NEW YORK -- Martha Holmes, a former Life magazine photographer known for her signature pictures of famous people including painter Jackson Pollock and film stars Humphrey Bogart and Lauren Bacall, has died. She was 83.
Ms. Holmes died at home in Manhattan on Sept. 19, said Bobbi Baker Burrows, a Life picture editor who worked with Holmes. She said family members had reported that the death was from natural causes.
A native of Louisville, Ky., Ms. Holmes was hired by Life in 1944 from The Courier-Journal in Louisville, after another Life photographer on assignment there noticed her work.
She was the third female addition to the magazine staff and worked mainly out of Los Angeles, Washington, D.C., and later New York.
``Martha Holmes was a rarity among professional photographers, because everybody liked her," former Life managing editor Ralph Graves said in a statement. ``She made people feel she cared just as much about them as she did about getting her pictures."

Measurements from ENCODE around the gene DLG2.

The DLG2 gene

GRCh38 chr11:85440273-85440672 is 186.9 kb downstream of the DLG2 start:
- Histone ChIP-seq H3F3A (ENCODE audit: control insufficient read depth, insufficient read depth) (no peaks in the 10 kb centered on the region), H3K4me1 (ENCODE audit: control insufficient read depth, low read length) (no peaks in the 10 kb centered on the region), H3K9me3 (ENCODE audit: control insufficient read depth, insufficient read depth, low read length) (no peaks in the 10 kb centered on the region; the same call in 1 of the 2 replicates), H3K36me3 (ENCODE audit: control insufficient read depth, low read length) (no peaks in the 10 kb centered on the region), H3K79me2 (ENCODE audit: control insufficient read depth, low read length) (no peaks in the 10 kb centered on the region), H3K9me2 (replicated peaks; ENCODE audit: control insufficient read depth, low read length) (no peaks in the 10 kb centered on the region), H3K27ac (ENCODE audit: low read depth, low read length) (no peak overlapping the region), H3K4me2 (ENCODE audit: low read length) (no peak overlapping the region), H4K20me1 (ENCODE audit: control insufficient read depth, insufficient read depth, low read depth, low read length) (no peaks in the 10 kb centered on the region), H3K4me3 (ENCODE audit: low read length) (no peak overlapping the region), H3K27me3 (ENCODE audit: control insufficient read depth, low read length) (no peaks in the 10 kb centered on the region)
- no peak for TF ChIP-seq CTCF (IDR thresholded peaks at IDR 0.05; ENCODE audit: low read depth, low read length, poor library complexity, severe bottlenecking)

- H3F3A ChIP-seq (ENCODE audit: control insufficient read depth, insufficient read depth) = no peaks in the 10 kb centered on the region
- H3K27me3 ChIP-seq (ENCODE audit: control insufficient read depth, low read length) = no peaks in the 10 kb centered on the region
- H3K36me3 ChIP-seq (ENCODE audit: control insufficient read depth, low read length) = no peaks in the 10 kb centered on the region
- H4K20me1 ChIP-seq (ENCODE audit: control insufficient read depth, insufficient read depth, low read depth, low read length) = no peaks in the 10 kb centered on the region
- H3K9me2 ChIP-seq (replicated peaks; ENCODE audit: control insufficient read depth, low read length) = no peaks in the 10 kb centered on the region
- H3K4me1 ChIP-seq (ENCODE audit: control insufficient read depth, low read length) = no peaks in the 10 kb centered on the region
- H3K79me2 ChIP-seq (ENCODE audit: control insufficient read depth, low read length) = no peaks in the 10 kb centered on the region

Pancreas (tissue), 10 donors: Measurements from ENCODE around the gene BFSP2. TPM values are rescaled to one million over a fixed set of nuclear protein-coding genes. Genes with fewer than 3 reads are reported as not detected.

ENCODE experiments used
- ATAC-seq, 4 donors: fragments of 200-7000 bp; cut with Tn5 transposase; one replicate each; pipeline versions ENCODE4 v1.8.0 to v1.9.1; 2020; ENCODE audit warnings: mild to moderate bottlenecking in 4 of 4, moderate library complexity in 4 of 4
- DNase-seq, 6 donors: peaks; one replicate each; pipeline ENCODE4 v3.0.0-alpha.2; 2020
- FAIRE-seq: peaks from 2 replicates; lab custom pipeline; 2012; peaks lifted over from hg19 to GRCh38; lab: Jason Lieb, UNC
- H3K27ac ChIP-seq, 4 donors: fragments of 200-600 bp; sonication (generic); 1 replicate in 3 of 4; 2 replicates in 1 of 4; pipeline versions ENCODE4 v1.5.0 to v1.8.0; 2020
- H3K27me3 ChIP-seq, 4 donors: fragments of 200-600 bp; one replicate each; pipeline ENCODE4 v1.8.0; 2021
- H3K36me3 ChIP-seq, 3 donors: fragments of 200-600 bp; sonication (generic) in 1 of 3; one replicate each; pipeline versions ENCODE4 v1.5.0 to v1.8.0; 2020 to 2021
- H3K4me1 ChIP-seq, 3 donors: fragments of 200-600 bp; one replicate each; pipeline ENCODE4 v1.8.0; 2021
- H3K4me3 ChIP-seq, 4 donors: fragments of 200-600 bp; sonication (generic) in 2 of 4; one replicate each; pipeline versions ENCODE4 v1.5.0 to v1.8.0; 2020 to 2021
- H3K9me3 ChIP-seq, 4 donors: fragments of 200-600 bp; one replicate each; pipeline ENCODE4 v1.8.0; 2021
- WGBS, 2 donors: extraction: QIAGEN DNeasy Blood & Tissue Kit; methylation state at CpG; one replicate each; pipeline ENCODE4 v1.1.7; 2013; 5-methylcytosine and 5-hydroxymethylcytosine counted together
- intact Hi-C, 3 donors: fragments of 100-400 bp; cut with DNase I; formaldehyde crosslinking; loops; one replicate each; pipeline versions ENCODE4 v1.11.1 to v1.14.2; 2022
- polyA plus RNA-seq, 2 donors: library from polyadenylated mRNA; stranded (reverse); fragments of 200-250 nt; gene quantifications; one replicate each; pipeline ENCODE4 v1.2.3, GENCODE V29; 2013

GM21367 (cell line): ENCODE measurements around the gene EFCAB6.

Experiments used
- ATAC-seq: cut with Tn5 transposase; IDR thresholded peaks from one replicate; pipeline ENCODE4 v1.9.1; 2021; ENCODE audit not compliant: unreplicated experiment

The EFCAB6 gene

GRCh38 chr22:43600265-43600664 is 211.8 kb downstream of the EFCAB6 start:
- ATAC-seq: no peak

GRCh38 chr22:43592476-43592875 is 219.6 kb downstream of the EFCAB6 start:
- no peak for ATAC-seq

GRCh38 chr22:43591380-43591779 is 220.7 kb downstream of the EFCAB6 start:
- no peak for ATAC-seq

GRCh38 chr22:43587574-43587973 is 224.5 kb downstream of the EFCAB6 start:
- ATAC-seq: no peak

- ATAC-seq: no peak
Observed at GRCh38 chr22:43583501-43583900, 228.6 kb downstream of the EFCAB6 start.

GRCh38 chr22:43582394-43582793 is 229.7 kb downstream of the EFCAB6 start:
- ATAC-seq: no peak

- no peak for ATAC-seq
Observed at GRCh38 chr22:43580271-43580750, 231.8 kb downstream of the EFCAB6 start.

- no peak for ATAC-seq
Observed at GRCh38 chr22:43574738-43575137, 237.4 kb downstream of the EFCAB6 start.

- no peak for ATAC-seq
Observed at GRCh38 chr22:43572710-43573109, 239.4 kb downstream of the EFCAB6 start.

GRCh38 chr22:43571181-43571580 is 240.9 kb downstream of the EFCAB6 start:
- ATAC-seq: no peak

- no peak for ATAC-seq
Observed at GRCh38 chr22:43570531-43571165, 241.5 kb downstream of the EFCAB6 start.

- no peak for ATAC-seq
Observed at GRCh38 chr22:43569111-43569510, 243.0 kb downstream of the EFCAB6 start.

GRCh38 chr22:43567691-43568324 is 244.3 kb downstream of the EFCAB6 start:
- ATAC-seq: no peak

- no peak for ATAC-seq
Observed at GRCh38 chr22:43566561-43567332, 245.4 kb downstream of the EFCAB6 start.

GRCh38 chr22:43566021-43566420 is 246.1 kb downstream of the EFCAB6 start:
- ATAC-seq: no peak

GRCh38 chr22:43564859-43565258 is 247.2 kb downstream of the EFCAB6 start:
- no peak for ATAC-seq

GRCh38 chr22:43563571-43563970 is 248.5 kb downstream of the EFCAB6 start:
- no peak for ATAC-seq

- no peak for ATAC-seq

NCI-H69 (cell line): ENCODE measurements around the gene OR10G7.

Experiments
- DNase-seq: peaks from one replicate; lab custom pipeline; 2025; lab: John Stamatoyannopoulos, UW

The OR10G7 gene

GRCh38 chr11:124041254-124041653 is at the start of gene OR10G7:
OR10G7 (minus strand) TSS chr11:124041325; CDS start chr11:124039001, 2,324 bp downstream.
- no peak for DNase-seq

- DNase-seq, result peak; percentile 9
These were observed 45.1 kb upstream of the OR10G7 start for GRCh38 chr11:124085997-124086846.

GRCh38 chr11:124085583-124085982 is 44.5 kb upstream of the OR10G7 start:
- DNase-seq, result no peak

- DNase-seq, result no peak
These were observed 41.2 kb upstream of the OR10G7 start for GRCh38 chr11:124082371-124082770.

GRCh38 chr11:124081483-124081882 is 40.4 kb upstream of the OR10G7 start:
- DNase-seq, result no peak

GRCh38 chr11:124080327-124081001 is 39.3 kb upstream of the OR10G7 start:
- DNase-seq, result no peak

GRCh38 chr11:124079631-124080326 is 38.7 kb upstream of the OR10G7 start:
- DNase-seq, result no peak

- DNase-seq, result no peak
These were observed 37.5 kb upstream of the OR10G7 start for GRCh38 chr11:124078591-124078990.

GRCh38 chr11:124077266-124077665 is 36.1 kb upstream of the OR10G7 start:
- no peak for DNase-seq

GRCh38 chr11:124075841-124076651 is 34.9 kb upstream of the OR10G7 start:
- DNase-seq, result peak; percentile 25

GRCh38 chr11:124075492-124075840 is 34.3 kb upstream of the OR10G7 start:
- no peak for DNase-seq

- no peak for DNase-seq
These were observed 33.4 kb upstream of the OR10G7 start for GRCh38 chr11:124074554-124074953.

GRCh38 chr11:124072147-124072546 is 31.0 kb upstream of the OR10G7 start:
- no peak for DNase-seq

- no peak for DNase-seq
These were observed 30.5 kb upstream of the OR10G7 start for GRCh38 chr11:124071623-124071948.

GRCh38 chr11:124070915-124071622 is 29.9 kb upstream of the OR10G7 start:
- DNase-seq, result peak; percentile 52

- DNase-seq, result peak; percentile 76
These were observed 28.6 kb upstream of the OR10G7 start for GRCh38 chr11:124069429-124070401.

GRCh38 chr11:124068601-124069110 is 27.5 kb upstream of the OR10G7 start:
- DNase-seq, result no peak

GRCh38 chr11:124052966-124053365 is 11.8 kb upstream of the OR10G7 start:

In 1949, Ms. Holmes photographed Pollock at work with a cigarette dangling from his mouth.
The image became a US postage stamp, ``with the cigarette airbrushed out," Burrows said.
Ms. Holmes depicted Bogart and Bacall standing by a table at a House Un-American Activities Committee hearing on Communist influence in Hollywood in 1947, CBS newsman Edward R. Murrow driving a tractor on his Connecticut farm, and Eleanor Roosevelt walking in woods with a group of orphans. Other notable subjects were the United Mine Workers president, John L. Lewis; Groucho Marx, the comedian; Louis Armstrong, the jazz immortal; and Frank Sinatra.
``Above all, Martha Holmes was a photographer of people," Burrows said. ``She sought to bring out the personal side of public figures."
She was married for 46 years to Arthur Waxman, a theatrical executive and early general manager of the Actors Studio. Waxman died in 1998.